We see many examples of scientists and philosophers who claim we cannot know that we exist, who claim we cannot trust our senses...and yet, they are happy to accept scientific studies of the physical world, which were done using those very senses they claim we can't trust. In the above example, we see how absurd it is to say that because atoms are composed of mostly nothing, we, therefore, must be mostly nothing...but this conclusion is a very plausible one to make when one doesn't take into consideration the ontological. Rizzi does an excellent job of pointing out such logical fallacies among modern thought, especially when talking about moral relativism, ethics within science, etc.

This is not exactly an easy read, it took me several months to get through it because it is so incredibly dense, I often had to take breaks just to grasp an idea before reading on. However, I highly recommend this book to anyone who is interested in science, in philosophy, in religion, or to anyone who is interested in human thought and learning. This book helps to make clear the purpose of all sciences, to find truth, to conform our minds with reality. To do this, we must first believe that there is a reality that exists, and this is not something that can be tested in a lab, it belongs in the realm of philosophy. An interesting point made in the book is that we all use philosophy, whether we know it or not, but when we do it without proper formation, it's easy to come to mistaken conclusions...even highly educated scientists can go astray because they are lacking proper knowledge of the science that must come before science, philosophy.

Now go out and buy this book!

Friday, November 17, 2006

Making Progress

I'm crossing more things off my list today, woohoo! I finally decoupaged a box to hold some ribbon, which isn't all that spectacular, and my box to hold candles and the table covers for my altar. It started off as a plain brown papier mâchè wine box, here it is now:

Then in the last 4 days, I was able to make my two sisters their Christmas presents. Here's the apron made with black toile, it's a bit crooked, but oh well, lol, I wasn't using a pattern so that's what I get!

And this is the apron done with red toile, which is my personal favorite! (I LOVE red!)

I can't believe the month is already more than half over!! The next thing on my list is to figure out what I'm going to be doing for Christmas cards this year...I have an idea, but we'll see. Besides that, I still want to get some reading done! I have so many books I want to read...I better get started on that now!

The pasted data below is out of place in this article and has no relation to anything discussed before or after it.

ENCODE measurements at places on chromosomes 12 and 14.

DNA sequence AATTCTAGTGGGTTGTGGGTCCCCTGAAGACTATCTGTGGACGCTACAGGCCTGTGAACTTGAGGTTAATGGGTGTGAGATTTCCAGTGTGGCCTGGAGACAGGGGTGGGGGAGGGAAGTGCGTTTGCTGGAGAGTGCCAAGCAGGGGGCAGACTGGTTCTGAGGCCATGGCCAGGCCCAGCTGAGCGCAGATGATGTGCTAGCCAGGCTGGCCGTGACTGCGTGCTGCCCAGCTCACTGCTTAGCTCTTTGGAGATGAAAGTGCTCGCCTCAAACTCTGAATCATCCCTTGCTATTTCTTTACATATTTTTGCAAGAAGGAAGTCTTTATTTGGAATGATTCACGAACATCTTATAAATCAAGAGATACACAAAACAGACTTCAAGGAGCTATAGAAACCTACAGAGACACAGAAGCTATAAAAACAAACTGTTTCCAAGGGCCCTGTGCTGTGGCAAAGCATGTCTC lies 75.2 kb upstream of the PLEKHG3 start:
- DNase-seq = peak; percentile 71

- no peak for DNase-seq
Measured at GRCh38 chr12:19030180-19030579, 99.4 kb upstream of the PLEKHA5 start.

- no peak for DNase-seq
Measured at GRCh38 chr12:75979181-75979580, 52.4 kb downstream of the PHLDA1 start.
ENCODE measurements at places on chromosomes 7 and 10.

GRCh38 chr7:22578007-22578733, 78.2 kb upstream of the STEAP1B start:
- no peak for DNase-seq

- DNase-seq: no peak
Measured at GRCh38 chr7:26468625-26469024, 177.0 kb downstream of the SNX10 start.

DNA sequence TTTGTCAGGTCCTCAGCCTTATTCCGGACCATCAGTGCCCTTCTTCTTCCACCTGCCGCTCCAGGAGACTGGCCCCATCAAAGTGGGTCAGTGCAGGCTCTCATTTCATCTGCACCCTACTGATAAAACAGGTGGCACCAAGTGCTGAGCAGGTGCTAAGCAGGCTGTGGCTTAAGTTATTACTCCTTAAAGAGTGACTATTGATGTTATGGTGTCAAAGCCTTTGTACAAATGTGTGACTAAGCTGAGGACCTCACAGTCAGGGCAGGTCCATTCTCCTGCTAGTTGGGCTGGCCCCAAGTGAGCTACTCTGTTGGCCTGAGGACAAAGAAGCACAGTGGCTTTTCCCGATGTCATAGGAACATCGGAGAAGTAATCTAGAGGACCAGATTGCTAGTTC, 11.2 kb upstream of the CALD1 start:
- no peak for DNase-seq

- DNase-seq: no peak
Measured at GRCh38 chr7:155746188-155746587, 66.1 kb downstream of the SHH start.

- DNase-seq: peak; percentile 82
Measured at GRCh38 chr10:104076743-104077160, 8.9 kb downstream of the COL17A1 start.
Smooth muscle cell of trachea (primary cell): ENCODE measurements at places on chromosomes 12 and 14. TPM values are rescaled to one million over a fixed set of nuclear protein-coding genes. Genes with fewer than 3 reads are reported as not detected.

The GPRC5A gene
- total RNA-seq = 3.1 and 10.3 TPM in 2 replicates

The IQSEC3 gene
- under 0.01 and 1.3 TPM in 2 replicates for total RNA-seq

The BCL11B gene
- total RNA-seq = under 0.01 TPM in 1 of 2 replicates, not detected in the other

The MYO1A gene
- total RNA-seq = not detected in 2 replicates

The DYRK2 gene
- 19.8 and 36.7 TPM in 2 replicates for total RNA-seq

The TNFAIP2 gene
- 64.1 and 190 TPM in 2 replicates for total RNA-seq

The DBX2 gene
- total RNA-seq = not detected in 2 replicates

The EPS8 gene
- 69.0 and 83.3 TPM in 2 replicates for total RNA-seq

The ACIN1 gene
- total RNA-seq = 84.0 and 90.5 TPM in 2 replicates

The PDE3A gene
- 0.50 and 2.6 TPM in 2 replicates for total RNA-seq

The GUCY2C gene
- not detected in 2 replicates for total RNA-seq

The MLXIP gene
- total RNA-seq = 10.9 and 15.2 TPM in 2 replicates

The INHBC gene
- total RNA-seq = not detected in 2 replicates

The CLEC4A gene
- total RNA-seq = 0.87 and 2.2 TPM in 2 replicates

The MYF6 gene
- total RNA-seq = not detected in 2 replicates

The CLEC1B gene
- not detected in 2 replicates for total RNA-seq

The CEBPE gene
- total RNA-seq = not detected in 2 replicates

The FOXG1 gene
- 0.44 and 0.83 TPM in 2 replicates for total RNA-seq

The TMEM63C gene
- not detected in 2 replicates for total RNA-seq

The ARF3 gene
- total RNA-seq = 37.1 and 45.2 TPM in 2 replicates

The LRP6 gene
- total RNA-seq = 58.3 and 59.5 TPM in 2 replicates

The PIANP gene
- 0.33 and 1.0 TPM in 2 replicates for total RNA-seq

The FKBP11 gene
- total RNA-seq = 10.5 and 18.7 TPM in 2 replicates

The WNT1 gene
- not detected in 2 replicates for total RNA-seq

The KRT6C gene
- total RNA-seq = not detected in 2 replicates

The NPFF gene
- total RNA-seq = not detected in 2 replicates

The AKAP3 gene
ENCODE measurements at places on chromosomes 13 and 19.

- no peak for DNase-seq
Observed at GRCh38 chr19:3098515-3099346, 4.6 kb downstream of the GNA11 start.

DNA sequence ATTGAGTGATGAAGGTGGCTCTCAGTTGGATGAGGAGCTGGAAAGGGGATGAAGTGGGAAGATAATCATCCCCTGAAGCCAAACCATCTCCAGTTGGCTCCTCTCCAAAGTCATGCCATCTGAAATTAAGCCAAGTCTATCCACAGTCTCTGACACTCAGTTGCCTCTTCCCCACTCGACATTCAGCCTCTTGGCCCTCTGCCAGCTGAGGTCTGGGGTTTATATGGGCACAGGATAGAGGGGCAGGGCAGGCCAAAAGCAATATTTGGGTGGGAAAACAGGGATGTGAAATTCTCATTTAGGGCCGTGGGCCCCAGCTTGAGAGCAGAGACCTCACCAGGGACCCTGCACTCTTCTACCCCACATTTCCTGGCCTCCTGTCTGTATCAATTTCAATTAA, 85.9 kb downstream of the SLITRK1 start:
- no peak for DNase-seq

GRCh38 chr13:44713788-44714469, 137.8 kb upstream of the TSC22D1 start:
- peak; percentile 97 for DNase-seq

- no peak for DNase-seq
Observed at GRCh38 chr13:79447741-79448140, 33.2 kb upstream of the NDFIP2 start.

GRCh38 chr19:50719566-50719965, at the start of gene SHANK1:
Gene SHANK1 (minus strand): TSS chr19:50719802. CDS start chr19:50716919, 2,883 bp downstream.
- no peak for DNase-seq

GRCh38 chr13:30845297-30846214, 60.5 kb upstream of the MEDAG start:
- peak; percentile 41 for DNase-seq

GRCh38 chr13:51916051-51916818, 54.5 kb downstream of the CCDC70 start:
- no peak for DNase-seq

Tuesday, November 14, 2006

Christ Our Compass

My friend Thomas made an interesting post on his blog about the problem with institutionalized religion. I have to admit that I often associate this term with silly arguments against the Catholic Church like, "Oh priests just want to be powerful and rich" and "The Vatican tries to control everyone and take all their money and force them to have as many children as possible so there will be more Catholics to control," etc. (Yes, these are real comments I've heard, I didn't make them up, lol!) But this is not the intent of Thomas' post at all. The following is my response to his post:

When you first talked about institutionalized religion being something to avoid, I wasn't quite sure what you meant. But now I think I understand, especially with this statement:

When an institution become primary, the people within the institution become secondary--this is the epitome of what is to be avoided at all costs.

I think what you're saying is it's not the fact that insitutions exist (religious or otherwise) that is the problem, it's when they begin to put the good of the institution itself above all else that problems arise.

I absolutely agree with that too...I can't help but think of my years working at Target that started out wonderfully, but things changed when a new VP came along and suddenly the focus was all on getting everyone to apply for the Target credit card (didn't matter if they were obviously near the poverty level and not the best candidate to have a credit card), and the employees started to be treated like slaves, when prior to that it was actually very nice and flexible and just generally respectful. It really really turned me off and I couldn't wait to leave at the end.